In the wake of Hurricane Sandy, utilities like New York's Consolidated Edison (ConEd) have taken steps to prepare for the next natural disaster, Amin said. ConEd has developed a "Post-Sandy Enhancement Plan," a $250-million program to bolster the resilience of the region's electrical grid.
In addition to other strategies, ConEd's post-Sandy plans call for increased smart-grid investments. "Smart-grid technologies give us tools that make the grid more flexible and responsive during extreme weather, which allows us to minimize power outages," the ConEd plan states.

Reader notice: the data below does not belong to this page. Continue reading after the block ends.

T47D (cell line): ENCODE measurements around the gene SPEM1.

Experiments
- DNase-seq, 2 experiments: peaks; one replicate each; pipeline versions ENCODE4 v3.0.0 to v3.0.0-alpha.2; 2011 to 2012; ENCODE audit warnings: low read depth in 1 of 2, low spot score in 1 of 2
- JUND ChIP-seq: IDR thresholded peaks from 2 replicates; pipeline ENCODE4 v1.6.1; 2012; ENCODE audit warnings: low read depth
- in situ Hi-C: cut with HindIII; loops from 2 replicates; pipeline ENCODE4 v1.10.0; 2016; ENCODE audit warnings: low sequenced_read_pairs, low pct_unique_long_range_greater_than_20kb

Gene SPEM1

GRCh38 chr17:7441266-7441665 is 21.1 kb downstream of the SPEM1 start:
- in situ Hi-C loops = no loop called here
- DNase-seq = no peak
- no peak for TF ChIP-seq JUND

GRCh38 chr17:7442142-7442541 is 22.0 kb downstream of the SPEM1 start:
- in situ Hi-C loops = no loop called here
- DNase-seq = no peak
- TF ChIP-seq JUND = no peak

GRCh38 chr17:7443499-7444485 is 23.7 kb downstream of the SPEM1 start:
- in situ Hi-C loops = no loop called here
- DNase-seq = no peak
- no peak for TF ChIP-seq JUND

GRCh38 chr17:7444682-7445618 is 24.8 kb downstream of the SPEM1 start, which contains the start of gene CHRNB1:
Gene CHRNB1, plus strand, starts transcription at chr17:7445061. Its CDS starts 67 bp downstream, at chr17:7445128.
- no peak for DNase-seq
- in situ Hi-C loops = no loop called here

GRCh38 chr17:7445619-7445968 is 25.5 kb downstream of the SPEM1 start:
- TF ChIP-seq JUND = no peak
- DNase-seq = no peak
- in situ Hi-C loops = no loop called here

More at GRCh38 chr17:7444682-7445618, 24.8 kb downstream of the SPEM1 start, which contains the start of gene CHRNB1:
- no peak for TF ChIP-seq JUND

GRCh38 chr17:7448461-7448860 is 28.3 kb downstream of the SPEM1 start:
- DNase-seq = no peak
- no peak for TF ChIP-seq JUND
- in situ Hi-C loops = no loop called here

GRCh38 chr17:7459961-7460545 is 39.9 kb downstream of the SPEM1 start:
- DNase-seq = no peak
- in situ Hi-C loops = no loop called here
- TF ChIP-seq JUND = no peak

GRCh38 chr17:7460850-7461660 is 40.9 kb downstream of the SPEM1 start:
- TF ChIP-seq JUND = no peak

"Smart-grid measures such as sectionalizing switches allow system operators to identify and isolate problem areas and rapidly bring power back to the surrounding areas, keeping more customers in service," the plan adds.
Other utilities are also girding for disasters, and everyday operations, by implementing smart-grid strategies. Beginning last year, business and residential customers in Idaho, Montana, Oregon, Washington and Wyoming participated in the two-year Pacific Northwest Grid Demonstration to assess how a smart grid could lower energy users' bills and improve service.
If these and other pilot programs demonstrate the real value that's been predicted for a smart grid, consumers nationwide can expect to see more smart grid development in the near future.